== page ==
Chelsea’s performance was similarly shoddy and highlighted some fairly comparable shortcomings to United. They too were looking disorganised at the back, weak and creatively lacking in midfield and short of goals and confidence in attack.

Admittedly the performances of United and Chelsea yesterday were uncharacteristic, but the worry for Chelsea in particular will be the increasing frequency of such flat displays.

For United, this showing will rank fairly closely up there with their humiliating 6-1 thumping at home to City, but it was only their second defeat of the season so it is hardly panic stations just yet. Nevertheless, they are looking uncharacteristically lacking in depth at the moment and they might just need a couple more high-class performers if they are to keep up with the blue side of Manchester over the remainder of this season.

Below is my breakdown of potential signings and departures for both clubs this transfer window and how it could affect the look of their line-ups.

Manchester United:

Potential Outs: Darron Gibson, Federico Macheda (loan)

What they need: Desperately need a centre back, could do with two midfielders (one in the holding role and another more creative option)

Rumoured Signings: Wesley Sneijder, Luka Modric, Daniele De Rossi, Mats Hummels, Mario Goetze, Eden Hazard, Jack Rodwell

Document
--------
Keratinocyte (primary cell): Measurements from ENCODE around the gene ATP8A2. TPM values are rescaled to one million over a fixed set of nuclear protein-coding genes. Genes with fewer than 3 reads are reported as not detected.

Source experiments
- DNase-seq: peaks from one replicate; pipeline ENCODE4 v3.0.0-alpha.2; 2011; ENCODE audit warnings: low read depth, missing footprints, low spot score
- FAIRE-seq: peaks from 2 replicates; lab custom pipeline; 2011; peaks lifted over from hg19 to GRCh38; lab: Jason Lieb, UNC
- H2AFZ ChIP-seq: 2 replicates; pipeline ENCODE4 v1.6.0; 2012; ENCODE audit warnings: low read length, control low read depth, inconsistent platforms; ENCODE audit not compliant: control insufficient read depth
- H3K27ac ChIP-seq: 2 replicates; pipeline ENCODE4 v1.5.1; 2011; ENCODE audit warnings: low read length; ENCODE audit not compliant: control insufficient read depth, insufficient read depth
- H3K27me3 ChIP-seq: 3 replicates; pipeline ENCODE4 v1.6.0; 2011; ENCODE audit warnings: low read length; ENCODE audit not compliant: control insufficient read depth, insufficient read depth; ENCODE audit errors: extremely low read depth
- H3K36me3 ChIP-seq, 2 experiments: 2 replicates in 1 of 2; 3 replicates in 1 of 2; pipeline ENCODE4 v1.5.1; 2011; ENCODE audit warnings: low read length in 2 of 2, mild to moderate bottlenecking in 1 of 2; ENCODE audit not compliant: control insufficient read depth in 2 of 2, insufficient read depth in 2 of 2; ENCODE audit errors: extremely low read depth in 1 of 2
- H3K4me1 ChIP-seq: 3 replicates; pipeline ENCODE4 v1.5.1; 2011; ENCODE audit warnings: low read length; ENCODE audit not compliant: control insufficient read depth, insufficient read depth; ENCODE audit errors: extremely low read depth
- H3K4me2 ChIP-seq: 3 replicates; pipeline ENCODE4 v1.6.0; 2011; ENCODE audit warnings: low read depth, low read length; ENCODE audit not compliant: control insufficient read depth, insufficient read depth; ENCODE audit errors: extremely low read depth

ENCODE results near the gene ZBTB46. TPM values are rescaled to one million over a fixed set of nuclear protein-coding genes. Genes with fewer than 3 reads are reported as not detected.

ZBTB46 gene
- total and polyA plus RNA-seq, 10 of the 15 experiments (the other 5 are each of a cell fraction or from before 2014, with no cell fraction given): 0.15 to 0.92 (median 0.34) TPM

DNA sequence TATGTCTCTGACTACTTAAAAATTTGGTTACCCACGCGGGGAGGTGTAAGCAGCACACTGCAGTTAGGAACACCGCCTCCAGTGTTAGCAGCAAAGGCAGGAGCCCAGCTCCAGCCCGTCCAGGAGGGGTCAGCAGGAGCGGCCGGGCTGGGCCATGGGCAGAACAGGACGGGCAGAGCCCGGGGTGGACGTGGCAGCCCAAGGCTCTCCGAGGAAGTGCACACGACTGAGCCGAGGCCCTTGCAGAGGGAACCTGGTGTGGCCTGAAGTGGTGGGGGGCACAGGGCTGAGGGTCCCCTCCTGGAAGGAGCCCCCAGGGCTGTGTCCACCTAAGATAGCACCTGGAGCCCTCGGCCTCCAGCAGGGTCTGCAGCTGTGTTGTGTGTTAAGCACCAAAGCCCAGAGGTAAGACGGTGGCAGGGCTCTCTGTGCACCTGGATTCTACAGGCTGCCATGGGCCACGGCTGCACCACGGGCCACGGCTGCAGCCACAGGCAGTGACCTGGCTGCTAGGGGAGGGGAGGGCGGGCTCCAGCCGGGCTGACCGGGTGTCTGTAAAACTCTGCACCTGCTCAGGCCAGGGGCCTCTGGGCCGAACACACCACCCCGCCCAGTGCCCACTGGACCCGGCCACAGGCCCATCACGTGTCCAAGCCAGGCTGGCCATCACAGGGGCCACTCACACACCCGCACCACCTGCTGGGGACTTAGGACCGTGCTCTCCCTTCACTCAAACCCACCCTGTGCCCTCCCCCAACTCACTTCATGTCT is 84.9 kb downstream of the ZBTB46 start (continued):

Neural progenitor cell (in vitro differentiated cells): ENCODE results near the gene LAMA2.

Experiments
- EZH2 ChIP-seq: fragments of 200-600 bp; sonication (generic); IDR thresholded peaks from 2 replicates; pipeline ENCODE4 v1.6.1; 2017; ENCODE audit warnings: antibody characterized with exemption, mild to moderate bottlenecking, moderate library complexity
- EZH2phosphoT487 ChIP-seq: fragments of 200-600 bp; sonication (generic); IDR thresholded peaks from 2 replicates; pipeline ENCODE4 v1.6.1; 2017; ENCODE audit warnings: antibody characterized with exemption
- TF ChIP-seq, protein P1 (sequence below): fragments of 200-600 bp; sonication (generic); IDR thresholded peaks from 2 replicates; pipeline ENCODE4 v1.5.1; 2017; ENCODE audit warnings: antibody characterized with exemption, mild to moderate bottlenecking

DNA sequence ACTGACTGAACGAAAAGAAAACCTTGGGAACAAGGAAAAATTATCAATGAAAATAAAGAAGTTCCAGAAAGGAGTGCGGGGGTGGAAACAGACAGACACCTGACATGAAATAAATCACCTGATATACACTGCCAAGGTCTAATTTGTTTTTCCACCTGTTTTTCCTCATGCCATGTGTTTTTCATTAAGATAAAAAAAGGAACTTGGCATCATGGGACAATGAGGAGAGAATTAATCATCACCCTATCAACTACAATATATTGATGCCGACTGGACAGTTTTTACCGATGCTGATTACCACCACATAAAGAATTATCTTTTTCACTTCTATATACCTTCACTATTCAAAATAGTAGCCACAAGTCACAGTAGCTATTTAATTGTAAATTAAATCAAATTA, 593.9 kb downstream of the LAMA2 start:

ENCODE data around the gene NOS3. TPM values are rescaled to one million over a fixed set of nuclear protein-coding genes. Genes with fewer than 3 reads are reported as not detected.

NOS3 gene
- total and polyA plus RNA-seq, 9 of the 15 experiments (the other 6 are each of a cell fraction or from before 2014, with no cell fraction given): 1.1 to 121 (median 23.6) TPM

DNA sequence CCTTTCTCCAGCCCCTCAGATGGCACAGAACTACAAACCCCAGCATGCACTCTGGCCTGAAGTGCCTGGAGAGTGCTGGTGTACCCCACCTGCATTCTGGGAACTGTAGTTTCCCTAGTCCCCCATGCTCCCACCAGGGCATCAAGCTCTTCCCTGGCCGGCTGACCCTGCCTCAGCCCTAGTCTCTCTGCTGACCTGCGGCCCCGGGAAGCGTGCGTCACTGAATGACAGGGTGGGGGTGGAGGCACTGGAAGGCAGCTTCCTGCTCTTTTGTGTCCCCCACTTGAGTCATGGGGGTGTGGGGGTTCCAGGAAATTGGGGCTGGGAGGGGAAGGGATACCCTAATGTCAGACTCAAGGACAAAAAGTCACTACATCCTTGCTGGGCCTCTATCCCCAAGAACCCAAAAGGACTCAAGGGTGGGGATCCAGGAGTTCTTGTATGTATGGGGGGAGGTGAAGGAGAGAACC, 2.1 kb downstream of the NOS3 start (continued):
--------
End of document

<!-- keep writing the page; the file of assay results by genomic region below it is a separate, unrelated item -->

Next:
Recommended Signings: Gary Cahill (worth a pop if Chelsea haven’t yet made it an entirely done deal), Daniele De Rossi, Mario Goetze

What the team could look like with those signings: (4-1-3-2)

David De Gea

Patrice Evra

Phil Jones

Gary Cahill/Rio Ferdinand

Chris Smalling

Luis Nani

Daniele De Rossi

Mario Goetze

Ashley Young/Antonio Valencia

Wayne Rooney

Javier Hernandez/Danny Wellbeck/Dimitar Berbatov

Chelsea:

Potential Outs: Endless… Nicolas Anelka (confirmed), Didier Drogba, Florent Malouda, Fernando Torres, Salomon Kalou, Frank Lampard, Paulo Ferreira, Alex, Romelu Lukaku (loan), Josh McEachran (loan)

What they need: Arguably a goalkeeper if Petr Cech continues to slip up, a central defender, a right back, a box-to-box midfielder (Frank Lampard with a new set of legs), and at least one striker (if not three!)

Rumoured Signings: Hulk, Gonzalo Higuain, Kaka, Luka Modric, Alvaro Perreira, Gary Cahill, Jack Rodwell

Recommended signings: Gonzalo Higuain (£25m), Neymar (£40m), Mario Goetze (£20m), Jack Rodwell (£10-15m), Gary Cahill (£6m), Gregory Van Der Wiel (£15m)

What their team could look like after these suggested signings and the potentially huge amount of departures: (4-1-2-1-2)

Petr Cech

Gregory Van Der Wiel

John Terry

Gary Cahill

Ashley Cole

Oriol Romeu

Jack Rodwell

Ramires/Raul Meireles

Mario Goetze

Daniel Sturridge

Gonzalo Higuain/Neymar